1 Philadelphia Phillies A stronger bullpen creates pennant possibilities--if cooler heads prevail

April 04, 2004

On many lazy March mornings an alligator could be seen sunning
itself by a pond beyond the rightfield fence of Philadelphia's
new spring training stadium in Clearwater, Fla. The reptilian
sentry of Thome's Tarn (as the water hole was soon dubbed) had a
dual role: to deter lunatic fans from leaping into the water,
McCovey Cove-like, and grabbing one of Jim Thome's
batting-practice moon shots, and to serve as the symbol of the
2004 Phillies--a team with thick skin and a real bite.

Playing for Larry Bowa, the Randle P. McMurphy of managers, the
Phillies curiously proved their toughness last season just as
things turned rotten. While Bowa and uber-organized pitching
coach Joe Kerrigan were feuding with players and the wild card
was slipping away during a brutal stretch in which Philadelphia
played on 27 consecutive days, the team actually grew closer. "We
had some circus times"--Bowa's eruption after an Aug. 28 loss in
Montreal, Kerrigan's argument with rookie righthander Brett Myers
the same day, leftfielder Pat Burrell's dugout snub of Bowa after
a home run in the subsequent series against the Mets, to name a
few--"but the clubhouse never was in turmoil," lefthander Randy
Wolf says. "That was [because of] Thome. When you've got a guy
like Jim, with his humility and integrity, it filters down to
everybody."

Thome's ability to calm the waters that invariably eddy around
the high-strung Bowa augurs as favorably as his production, which
last year included 131 RBIs and a league-high 47 home runs. He
and Bobby Abreu carried the Phillies, and, shockingly, the fans
at Veterans Stadium carried Burrell. From the usual mob of Santa
Claus hecklers Burrell drew a free pass during a wretched season
in which his batting average dropped from .282 in 2002 to .209
and his RBIs plummeted from 116 to 64. Maybe it was his
inevitable role in Philadelphia's future--Burrell signed a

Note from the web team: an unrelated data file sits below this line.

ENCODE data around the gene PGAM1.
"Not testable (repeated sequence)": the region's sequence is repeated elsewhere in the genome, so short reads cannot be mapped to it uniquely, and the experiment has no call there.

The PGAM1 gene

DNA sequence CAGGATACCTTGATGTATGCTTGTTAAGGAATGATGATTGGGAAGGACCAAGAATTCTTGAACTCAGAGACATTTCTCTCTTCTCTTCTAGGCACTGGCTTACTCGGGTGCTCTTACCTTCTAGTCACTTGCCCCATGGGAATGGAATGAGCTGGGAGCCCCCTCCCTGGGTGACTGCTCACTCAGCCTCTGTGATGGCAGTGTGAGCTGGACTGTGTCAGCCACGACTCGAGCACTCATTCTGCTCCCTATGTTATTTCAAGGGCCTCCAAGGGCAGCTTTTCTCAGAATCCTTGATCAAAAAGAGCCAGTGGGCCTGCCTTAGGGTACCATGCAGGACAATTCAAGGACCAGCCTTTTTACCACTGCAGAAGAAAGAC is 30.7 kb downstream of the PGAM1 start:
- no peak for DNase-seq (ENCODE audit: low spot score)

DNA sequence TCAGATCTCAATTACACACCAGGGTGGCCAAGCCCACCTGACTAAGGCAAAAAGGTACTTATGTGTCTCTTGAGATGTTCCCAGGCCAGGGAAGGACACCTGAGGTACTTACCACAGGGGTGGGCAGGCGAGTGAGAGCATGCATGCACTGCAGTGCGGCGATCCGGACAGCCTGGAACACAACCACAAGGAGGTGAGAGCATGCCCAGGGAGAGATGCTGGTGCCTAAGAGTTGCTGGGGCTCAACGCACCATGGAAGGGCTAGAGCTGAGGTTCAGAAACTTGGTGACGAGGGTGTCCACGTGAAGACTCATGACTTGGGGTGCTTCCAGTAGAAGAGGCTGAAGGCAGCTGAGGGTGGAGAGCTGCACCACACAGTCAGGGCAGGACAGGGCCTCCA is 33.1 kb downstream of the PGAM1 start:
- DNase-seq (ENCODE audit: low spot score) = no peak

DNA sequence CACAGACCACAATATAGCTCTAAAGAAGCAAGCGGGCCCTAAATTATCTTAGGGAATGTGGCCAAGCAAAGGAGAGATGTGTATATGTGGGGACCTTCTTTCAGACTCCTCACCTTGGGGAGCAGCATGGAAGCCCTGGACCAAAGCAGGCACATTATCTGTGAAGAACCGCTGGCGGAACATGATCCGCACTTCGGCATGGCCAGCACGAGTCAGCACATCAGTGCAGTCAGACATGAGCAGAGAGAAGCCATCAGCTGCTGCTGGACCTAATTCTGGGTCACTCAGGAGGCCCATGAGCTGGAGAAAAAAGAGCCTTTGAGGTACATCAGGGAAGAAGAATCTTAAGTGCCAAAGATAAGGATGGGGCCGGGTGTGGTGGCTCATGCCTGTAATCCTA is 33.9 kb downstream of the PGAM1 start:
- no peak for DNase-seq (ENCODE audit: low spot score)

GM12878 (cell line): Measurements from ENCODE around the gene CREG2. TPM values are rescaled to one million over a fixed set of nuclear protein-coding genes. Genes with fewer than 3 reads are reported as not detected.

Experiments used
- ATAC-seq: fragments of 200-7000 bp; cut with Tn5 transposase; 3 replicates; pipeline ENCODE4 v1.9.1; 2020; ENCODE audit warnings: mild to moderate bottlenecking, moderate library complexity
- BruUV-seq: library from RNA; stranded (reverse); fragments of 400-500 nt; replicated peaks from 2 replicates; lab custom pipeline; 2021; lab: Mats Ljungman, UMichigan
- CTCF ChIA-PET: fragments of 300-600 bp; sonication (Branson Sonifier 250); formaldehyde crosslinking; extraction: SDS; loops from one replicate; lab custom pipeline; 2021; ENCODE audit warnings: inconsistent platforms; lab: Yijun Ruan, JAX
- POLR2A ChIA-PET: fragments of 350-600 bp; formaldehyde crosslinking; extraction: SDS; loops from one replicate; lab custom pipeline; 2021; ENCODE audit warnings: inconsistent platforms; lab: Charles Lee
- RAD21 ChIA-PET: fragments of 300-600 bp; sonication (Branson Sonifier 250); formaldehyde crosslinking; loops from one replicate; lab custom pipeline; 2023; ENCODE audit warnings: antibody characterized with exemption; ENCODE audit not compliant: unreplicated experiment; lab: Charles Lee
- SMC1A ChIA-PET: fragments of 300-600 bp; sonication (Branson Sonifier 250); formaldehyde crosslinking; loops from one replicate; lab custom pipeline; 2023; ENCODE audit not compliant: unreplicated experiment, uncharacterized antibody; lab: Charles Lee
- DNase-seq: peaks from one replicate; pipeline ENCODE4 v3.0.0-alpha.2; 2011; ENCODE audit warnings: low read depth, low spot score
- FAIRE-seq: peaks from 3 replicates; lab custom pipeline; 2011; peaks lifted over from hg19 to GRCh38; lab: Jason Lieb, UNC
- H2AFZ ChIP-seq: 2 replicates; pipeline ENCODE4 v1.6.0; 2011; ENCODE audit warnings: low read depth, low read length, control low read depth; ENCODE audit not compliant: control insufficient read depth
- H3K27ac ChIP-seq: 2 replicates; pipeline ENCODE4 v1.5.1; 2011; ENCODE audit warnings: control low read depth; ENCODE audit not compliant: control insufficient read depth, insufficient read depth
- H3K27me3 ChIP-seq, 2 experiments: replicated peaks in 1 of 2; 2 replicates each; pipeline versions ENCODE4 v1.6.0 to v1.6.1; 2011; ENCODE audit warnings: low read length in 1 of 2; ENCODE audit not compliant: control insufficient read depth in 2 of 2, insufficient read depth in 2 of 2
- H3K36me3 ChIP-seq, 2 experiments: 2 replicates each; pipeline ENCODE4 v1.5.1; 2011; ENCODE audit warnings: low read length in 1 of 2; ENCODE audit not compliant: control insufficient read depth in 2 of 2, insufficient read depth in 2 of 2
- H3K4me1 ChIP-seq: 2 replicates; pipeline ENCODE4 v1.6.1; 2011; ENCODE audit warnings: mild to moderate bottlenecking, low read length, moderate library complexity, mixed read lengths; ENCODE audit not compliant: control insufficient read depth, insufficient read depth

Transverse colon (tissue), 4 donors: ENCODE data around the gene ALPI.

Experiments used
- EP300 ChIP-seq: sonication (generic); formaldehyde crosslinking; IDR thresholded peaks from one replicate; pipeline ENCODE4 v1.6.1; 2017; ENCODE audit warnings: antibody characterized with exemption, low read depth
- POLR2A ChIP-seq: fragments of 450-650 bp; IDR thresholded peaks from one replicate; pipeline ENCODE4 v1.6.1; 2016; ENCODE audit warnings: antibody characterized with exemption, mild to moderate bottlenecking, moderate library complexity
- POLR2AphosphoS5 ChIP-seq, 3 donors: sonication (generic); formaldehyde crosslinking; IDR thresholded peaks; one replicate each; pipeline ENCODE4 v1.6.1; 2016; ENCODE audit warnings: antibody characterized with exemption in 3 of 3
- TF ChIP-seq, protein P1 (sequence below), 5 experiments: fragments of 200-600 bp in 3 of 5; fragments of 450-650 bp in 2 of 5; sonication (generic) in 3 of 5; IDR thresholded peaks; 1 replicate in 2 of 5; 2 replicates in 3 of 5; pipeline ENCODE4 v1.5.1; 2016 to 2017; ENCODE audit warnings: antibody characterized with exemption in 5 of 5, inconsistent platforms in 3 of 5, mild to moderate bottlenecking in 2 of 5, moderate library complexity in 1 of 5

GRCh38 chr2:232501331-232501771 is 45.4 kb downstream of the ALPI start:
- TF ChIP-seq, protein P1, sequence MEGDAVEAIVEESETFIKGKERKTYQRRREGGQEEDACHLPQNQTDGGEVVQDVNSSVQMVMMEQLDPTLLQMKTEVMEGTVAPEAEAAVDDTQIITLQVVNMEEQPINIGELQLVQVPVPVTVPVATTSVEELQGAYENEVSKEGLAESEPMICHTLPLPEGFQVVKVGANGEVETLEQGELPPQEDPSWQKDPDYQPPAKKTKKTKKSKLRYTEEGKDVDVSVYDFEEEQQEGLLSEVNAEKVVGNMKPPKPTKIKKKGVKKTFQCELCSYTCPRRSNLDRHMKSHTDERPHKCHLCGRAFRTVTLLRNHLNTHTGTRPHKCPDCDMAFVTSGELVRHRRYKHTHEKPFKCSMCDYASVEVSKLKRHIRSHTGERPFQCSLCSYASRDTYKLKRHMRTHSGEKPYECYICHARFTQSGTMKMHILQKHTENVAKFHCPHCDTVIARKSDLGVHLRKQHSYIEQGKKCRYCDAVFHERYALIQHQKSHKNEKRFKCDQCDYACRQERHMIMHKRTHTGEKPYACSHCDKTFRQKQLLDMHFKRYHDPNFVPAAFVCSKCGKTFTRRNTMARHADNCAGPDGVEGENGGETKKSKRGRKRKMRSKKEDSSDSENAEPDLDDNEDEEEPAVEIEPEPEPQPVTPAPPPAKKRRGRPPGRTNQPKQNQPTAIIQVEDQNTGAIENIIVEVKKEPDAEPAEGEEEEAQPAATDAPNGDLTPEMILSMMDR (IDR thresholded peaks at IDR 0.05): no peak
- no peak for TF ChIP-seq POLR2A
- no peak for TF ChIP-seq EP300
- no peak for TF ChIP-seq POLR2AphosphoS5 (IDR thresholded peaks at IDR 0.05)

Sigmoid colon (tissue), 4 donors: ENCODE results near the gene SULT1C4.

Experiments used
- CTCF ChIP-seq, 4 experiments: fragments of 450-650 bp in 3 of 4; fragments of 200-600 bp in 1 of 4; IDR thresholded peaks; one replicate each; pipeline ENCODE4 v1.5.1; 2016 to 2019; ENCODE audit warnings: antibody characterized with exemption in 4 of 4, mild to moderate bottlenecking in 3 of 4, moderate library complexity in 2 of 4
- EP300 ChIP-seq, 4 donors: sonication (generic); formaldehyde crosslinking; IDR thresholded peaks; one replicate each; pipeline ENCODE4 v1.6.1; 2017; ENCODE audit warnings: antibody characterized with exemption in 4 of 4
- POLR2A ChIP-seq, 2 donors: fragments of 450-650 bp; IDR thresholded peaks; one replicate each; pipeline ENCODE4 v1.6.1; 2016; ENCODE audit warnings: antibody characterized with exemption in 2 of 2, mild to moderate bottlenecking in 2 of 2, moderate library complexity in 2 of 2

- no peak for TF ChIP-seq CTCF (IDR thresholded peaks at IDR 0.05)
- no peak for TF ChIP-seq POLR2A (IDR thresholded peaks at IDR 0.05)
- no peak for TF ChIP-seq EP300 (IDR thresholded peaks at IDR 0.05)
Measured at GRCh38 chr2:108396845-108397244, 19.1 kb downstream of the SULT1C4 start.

six-year, $50 million contract in February 2003--that made the
fans docile. Or perhaps his matinee looks soothed them. "I think
the fans could see in his face and body language that he was
bothered when things didn't go well," general manager Ed Wade
says. "They appreciate work ethic and even empathize with him
from time to time. But it's probably not a good thing to do it in
back-to-back seasons."

If Burrell, a 37-homer man two years ago, and David Bell, a
normally dependable third baseman whose balky back contributed to
his .195 average, approach their career averages, the lineup will
be dangerous. The problem is discipline at the plate. The
Phillies struck out a club-record 1,155 times, including 113 by
5'8" shortstop Jimmy Rollins, who in three full seasons has never
walked more than 54 times despite having a strike zone the size
of an iPod. Rollins and leadoff man Marlon Byrd spent two weeks
in San Diego this winter honing their swings, and batting eyes,
with eight-time National League batting champ Tony Gwynn.

Thanks to Wade, for the first time in memory the Phils are
pitching rich. The G.M. swung a trade with the Astros for marquee
closer Billy Wagner and added free agent Tim Worrell, late of the
Giants, as a setup man. With sneakily superb lefty Rheal Cormier
and warhorse righthander Roberto Hernandez, the bullpen is
quality four deep. And while the rotation might not have the
cachet of Houston's, No. 1 Kevin Millwood, Wolf, Vicente Padilla,
Eric Milton and Myers offer no soft underbelly. The one worry is
late-season burnout. Wolf faded to 6-6 with a 5.60 ERA in the
second half, Myers foundered, and Millwood had an egregious
September that concluded with his flinging his cap and glove into